Angioplasty May Help Relieve Certain MS Related Symptoms

A study suggests that angioplasty may also help relieve some of the symptoms associated with venous abnormalities in patients with MS. The findings were recently presented at the Society of Interventional Radiology’s 37th Annual Scientific Meeting in San Francisco, California.

Angioplasty is a procedure wherein a tiny balloon is inserted and blown up inside a clogged artery in order to widen it. This procedure is usually performed on people with clogged arteries or heart problems. But recent findings show that it can also be used to help relieve symptoms for multiple sclerosis. “These early results show that performing angioplasty on azygos and jugular vein lesions may have a positive impact on the symptoms of those individuals with MS and also could be an effective palliative treatment geared toward improving their quality of life,” says,  Hector Ferral M.D. and the study’s lead investigator.

“Our experience showed that 95 percent of the individuals we evaluated had venous obstructions, supporting the concept that venous lesions are common in individuals with multiple sclerosis,” adds Ferral, who is also an interventional radiologist at NorthShore University HealthSystem in Evanston, Ill.

The said study involved examining the results of 105 procedures that was performed on 94 patients with MS. The study group was composed of 35 men and 59 women with an age range of 26 to 67 years old. The Jugular and azygos veins of the patients were examined using selective venography where the images of the veins were taken after injection of a contrasting dye. An intravascular ultrasound was also performed to let the physician see the blood vessels from the inside.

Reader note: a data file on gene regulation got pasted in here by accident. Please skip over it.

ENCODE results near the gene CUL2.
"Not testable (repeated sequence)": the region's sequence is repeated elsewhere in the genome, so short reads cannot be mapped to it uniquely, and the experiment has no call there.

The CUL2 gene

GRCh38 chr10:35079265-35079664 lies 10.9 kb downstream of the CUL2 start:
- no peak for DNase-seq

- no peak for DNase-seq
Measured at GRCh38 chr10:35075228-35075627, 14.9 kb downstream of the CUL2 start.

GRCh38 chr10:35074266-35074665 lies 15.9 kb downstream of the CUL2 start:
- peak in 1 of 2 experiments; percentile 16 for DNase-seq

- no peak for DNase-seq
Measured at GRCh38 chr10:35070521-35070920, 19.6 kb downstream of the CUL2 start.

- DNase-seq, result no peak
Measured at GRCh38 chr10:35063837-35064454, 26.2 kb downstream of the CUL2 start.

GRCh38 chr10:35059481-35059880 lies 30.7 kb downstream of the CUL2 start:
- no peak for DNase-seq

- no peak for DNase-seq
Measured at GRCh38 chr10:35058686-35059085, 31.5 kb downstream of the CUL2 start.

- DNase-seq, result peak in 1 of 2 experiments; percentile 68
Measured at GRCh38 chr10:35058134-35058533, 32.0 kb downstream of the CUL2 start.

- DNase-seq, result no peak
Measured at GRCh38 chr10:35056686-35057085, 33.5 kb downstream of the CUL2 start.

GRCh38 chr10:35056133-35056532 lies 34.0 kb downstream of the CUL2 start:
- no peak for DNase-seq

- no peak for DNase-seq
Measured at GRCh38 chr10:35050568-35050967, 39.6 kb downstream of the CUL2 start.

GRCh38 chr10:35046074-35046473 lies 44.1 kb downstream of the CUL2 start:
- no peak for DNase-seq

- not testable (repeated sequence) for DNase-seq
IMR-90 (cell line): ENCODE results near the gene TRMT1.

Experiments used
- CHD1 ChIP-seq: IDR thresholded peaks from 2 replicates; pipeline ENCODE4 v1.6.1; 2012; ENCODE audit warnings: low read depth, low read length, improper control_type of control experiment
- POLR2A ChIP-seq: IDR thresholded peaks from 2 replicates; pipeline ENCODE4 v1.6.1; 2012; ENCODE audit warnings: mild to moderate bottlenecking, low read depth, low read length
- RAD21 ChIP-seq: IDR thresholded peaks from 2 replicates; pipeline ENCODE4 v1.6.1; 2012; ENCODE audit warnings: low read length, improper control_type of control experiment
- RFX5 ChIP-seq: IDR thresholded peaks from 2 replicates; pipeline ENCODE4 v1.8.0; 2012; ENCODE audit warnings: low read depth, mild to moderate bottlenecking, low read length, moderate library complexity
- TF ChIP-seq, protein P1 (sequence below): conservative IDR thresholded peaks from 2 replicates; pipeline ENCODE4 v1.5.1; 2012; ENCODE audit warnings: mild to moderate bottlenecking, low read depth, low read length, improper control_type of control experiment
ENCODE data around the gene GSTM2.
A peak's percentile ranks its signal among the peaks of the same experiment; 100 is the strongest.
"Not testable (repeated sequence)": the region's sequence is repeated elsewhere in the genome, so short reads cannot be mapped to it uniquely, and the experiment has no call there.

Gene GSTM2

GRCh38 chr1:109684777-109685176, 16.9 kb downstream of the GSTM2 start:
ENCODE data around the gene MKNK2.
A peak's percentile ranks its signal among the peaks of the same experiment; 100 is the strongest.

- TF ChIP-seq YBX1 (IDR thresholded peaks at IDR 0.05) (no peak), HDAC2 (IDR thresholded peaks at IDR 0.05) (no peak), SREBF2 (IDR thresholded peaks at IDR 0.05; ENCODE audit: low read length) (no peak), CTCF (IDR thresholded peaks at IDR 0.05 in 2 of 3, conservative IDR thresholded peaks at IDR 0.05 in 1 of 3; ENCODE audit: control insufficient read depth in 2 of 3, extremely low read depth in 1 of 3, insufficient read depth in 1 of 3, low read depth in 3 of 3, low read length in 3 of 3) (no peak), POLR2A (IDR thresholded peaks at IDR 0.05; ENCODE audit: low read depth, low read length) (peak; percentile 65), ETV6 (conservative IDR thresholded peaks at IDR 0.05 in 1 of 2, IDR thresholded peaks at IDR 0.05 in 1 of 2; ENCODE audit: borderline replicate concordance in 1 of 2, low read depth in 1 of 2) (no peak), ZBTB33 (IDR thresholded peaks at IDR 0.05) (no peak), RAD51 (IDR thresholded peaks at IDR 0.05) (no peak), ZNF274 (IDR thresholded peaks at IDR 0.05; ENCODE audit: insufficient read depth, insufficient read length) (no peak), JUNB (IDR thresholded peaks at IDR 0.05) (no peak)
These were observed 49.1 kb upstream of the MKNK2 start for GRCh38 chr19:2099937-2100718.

Angioplasty was performed on the patients when the imaging of the veins confirmed reflux, where blood flows backward as a result of the heart valves weaken and don’t close properly. Patients who also show a 50 percent decrease in blood vessel diameter are also chosen to undergo the said procedure. Stents were used in cases where the blockages and lesions are not responsive to treatment. The patients were also given blood thinning medications for a period of 6 weeks after the treatment.

The results showed that 55 percent of the individuals treated showed symptomatic improvement while 38 percent showed the opposite. Seven percent of the patients were not able to comply with follow-up visits and therefore was not included in the final results.

Around 60 percent of patients with relapsing remitting MS reported symptomatic improvements, which is also the highest in all the other MS sub-groups in the said study. “These important results revealed that, for people with multiple sclerosis who experience debilitating symptoms, minimally invasive interventional radiology treatments can be an effective, palliative treatment that also may improve their quality of life,” states Ferral.

Source: Medical News Today

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